The present invention relates most specifically to the formation and structure of the spacer members of the filter discs. In the past, considerable difficulty has been experienced in providing spacer members having all of the necessary and desirable functions and characteristics. They must be quite strong, so as to resist compression by the pressure drop across the filter, and so as to maintain the seals between the discs. They must prevent collapse of the fiter material rings against each other, as this would reduce the effective area of the filter. They must support the filter material along very closely spaced apart lines or areas, since otherwise the often substantial pressure drop across the filter material would cause localized failure or rupture of the filter material between its supports, said filter material being inherently comparatively weak and flimsy in structural strength. Finally, it is desirable that the internal body portion of the spacer, apart from those surface portions directly engaged by the filter sheets, be relatively open, and have relatively large passages, as compared to said surface portions. This prevents said body portion from obstructing fiuid flow, and hence reducing filter capacity without corresponding increase of filter action, and also tends to prevent possible clogging of the filter. The principal object of the present 3,493 ,l 19 Patented Feb. 3, 1970 invention is the provision of a filter disc construction which meets all of these requirements.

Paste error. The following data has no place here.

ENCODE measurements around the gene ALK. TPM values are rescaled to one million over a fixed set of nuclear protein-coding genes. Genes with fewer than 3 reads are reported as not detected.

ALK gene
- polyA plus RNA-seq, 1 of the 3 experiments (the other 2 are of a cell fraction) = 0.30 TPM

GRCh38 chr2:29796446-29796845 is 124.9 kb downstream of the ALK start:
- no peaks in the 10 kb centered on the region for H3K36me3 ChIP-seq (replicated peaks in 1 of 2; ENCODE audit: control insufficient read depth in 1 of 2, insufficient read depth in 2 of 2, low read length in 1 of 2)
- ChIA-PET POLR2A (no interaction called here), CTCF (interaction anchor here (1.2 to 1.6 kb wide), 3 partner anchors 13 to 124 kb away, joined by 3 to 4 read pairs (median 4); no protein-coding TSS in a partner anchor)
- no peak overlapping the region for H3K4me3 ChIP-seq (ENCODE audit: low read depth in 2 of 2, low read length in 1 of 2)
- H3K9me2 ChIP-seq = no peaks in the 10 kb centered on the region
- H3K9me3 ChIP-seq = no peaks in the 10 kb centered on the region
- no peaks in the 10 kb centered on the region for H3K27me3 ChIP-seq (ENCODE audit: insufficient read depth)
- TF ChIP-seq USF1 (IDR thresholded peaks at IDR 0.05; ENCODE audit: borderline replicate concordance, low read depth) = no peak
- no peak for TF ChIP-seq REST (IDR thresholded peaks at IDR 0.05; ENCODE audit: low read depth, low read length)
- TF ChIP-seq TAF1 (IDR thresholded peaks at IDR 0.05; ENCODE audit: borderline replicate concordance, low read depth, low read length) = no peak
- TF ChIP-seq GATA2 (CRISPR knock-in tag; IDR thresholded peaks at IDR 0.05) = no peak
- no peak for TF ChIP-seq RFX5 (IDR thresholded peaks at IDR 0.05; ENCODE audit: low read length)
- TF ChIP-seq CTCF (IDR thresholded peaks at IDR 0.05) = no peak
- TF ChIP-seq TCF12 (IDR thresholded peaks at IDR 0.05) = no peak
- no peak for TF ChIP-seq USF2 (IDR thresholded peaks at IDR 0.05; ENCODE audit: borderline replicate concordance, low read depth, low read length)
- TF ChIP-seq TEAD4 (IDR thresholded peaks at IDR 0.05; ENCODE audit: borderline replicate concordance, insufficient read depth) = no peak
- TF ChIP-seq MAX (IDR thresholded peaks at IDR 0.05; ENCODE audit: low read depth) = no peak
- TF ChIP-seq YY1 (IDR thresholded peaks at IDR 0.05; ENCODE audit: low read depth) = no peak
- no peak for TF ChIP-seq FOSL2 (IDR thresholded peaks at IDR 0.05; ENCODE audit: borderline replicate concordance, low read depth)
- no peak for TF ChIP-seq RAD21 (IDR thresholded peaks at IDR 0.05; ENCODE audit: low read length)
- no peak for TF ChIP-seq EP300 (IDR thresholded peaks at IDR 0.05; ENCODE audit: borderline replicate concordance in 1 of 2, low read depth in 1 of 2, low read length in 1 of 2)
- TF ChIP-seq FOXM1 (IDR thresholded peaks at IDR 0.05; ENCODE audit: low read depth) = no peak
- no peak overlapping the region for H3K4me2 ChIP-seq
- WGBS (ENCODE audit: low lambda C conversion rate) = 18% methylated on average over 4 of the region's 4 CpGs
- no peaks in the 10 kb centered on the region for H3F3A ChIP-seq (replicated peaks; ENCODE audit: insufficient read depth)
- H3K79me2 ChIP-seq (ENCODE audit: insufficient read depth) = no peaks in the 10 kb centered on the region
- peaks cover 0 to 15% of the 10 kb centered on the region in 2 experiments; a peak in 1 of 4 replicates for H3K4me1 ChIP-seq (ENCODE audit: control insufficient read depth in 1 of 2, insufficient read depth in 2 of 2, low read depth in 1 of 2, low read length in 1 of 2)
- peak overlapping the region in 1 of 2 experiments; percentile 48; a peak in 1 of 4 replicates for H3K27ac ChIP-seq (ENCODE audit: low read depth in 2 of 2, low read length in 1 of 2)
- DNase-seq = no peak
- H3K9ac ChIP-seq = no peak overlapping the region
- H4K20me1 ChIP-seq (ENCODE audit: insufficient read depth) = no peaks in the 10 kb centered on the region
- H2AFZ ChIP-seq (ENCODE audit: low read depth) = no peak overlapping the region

Generally, the filter disc contemplated by the present invention comprises a pair of annular rings of paper or the like secured together around their outer peripheral edges, and a foraminous spacer member interposed between said rings, said spacer member including an annular body ring of heavy sheet metal which is radially corrugated and radially tapered to its outer edge, and a pair of annular rings of welded Wire screen disposed respectively at opposite sides of said sheet metal ring.
Other objects are simplicity and economy of construction, and efficiency and dependability of operation.
With these objects in view, as well as other objects which will appear in the course of the specification, reference will be had to the accompanying drawing, where- 1n:
FIG. 1 is an axial sectional view through a disc-type filter employing discs forming the subject matter of the present invention, with parts left in elevation and partially broken away,
FIG. 2 is a sectional View taken on FIG. 1,
FIG. 3 is an enlarged face view of one of the filter discs, broken away to show the structural layers thereof, and
FIG. 4 is an enlarged, fragmentary sectional view taken on line IV-IV of FIG. 3.
Like reference numerals apply to similar parts throughout the several views, and the numeral 2 applies to the casing of a disc-type filter, said casing being cylindrical with its axis disposed vertically, having a removable cap 4 sealed thereon 'by gasket 6 and removably secured in place by swing bolts 8. Said casing has a side inlet 10 for oil or other liquid to be filtered, and a bottom outlet 12 for filtered liquid. Said outlet is directly connected to, or may form a part of, a standpipe 14 rising vertically and axially in casing 2, being open at its upper end. Afiixed to said standpipe adjacent the bottom of the casing is a radially extending flange 16, and the entire portion of the standpipe above said flange is perforated as shown.